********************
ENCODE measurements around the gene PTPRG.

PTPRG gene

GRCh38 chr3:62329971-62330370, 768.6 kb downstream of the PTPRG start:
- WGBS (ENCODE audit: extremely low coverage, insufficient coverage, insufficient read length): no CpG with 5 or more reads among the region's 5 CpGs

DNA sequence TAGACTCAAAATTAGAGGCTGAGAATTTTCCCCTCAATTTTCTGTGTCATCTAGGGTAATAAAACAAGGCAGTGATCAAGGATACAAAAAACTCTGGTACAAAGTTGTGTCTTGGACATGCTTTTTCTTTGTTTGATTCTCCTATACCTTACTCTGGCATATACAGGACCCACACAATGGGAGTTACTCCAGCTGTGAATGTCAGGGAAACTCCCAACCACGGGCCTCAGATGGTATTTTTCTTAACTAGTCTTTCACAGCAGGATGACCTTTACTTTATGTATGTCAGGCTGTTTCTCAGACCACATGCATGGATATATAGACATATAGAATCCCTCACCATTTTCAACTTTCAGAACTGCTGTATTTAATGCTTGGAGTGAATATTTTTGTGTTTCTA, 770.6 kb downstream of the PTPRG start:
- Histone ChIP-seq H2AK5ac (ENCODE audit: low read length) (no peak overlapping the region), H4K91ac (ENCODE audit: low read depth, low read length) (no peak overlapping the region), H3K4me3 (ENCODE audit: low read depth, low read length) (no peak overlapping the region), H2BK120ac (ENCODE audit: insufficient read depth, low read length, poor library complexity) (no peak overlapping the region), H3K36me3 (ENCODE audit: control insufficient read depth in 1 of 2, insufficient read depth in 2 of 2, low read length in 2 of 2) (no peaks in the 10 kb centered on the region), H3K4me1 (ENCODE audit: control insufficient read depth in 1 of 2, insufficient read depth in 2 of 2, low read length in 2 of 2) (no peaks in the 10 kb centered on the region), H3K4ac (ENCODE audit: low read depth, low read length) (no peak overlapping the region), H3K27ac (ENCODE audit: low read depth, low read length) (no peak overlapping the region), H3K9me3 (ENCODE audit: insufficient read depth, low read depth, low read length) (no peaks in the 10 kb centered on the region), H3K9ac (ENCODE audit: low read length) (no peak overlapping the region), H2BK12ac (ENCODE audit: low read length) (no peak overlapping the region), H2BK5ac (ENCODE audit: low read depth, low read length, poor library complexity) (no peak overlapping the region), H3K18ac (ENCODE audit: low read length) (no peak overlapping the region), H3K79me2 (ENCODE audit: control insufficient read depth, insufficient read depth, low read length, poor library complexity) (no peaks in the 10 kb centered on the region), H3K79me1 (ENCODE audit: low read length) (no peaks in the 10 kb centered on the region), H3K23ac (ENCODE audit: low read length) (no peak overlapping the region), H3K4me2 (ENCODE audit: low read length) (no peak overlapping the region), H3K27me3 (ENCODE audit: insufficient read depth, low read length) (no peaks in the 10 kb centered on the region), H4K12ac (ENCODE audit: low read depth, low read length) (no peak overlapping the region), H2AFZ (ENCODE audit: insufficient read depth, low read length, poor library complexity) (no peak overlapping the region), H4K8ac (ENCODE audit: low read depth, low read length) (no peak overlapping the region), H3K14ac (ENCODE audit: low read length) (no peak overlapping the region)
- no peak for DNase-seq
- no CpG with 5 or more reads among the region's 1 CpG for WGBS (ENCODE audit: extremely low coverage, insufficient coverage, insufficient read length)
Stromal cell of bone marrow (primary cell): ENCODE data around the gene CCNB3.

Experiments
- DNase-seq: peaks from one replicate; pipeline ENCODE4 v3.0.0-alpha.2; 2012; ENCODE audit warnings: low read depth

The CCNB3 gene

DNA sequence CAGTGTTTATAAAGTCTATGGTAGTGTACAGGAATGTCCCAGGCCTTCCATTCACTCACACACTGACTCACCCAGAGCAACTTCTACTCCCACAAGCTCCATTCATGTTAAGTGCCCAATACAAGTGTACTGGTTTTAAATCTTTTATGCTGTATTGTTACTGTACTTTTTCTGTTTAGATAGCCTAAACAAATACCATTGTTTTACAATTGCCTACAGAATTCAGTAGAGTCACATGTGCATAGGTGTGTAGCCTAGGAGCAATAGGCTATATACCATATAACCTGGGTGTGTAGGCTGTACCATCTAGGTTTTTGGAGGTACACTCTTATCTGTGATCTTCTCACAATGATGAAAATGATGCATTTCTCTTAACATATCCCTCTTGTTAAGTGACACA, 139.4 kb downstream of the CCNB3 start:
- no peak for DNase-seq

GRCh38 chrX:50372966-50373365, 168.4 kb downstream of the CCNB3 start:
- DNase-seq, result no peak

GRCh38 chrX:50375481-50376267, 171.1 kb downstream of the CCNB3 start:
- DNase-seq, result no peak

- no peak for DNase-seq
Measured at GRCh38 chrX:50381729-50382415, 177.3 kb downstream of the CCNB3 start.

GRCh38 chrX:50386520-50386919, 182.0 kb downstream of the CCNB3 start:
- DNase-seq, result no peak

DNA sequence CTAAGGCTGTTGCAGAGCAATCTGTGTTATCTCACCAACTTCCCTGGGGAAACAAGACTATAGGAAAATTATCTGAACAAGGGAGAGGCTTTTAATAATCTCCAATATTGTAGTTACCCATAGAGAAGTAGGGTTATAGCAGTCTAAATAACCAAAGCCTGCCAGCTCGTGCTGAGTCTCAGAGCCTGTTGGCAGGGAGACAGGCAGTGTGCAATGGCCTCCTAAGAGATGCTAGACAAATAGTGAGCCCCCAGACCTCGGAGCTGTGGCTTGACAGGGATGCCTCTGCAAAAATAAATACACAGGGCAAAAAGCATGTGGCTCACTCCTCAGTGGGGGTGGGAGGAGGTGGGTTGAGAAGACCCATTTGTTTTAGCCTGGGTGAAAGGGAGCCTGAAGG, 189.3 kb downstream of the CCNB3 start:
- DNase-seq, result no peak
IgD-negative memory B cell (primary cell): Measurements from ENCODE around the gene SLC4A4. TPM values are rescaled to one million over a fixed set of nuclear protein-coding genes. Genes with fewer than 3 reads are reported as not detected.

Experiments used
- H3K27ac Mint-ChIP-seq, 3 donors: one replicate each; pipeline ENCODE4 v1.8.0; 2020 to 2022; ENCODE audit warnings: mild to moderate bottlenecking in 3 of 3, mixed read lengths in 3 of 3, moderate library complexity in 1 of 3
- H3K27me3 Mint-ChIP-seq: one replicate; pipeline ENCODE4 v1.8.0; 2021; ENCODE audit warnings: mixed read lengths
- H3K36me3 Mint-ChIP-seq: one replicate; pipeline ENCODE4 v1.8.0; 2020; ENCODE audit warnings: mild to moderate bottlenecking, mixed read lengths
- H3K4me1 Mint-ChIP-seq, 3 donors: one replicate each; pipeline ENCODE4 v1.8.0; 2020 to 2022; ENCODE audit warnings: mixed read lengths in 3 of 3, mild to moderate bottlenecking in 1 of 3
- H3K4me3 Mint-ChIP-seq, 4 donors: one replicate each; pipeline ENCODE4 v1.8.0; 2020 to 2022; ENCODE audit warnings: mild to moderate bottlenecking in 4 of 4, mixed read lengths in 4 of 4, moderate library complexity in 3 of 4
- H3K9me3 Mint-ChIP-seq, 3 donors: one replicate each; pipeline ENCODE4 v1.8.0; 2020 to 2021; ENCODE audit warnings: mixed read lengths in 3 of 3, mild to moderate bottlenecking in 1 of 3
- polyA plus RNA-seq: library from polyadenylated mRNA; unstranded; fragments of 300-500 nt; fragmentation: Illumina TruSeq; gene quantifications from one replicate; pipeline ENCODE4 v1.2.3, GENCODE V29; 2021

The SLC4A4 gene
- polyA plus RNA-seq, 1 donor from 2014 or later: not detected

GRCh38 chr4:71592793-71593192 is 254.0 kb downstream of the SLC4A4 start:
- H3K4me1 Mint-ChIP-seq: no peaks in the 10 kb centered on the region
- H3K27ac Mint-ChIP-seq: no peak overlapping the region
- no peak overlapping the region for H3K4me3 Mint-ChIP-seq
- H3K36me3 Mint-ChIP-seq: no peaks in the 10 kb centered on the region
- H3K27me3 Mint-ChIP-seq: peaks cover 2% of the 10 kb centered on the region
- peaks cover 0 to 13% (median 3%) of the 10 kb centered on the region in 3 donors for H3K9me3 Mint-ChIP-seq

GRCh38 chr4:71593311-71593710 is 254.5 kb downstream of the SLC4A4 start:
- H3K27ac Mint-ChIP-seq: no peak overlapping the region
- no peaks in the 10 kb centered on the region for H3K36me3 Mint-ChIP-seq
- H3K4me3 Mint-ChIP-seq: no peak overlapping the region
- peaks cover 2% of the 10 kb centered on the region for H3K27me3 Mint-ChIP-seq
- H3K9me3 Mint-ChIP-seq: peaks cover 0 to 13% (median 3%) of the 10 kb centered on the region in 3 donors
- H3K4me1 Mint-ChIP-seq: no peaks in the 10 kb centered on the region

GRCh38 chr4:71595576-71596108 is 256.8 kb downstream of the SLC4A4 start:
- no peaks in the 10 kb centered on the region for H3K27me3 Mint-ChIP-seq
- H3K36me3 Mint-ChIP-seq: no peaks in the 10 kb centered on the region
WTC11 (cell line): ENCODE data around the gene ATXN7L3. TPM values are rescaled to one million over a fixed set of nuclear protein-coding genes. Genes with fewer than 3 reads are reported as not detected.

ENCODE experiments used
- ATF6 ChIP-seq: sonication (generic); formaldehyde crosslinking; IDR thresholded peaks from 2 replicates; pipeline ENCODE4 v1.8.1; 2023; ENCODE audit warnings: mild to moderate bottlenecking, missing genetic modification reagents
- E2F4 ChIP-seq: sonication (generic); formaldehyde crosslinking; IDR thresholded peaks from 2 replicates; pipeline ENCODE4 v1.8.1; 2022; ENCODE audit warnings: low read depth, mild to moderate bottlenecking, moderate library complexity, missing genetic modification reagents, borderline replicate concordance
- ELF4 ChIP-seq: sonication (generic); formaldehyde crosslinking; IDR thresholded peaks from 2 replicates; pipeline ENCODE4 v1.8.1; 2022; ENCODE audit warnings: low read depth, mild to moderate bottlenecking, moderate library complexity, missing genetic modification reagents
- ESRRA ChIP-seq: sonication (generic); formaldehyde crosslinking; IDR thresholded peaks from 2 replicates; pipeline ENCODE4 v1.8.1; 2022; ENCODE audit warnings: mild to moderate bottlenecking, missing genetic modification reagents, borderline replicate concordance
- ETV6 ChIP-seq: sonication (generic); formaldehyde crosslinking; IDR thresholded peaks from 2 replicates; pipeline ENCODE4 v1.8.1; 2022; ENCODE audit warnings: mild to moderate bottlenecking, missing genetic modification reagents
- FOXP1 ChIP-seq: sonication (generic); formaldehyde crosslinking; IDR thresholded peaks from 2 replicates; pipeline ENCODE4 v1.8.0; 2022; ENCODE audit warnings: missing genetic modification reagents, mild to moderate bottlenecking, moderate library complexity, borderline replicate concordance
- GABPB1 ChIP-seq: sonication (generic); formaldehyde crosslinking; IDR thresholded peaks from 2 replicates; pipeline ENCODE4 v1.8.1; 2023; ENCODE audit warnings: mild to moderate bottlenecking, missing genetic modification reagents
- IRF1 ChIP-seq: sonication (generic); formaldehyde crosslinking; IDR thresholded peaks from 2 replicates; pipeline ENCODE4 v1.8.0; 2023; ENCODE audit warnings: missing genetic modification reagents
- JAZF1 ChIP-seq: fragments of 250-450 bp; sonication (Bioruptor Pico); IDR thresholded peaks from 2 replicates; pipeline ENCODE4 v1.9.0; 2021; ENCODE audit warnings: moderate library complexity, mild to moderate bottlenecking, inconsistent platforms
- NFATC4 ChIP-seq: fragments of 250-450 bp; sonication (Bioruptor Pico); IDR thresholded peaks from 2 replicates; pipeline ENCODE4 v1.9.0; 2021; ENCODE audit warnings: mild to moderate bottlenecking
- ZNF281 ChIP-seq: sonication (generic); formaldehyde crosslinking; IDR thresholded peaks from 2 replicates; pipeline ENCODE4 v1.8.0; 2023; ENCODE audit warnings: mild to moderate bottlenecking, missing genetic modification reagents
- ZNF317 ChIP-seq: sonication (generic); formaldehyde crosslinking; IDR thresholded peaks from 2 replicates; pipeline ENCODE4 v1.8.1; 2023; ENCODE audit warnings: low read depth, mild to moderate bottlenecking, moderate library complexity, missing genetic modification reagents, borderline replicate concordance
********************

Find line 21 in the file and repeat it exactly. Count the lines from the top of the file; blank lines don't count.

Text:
GRCh38 chrX:50386520-50386919, 182.0 kb downstream of the CCNB3 start: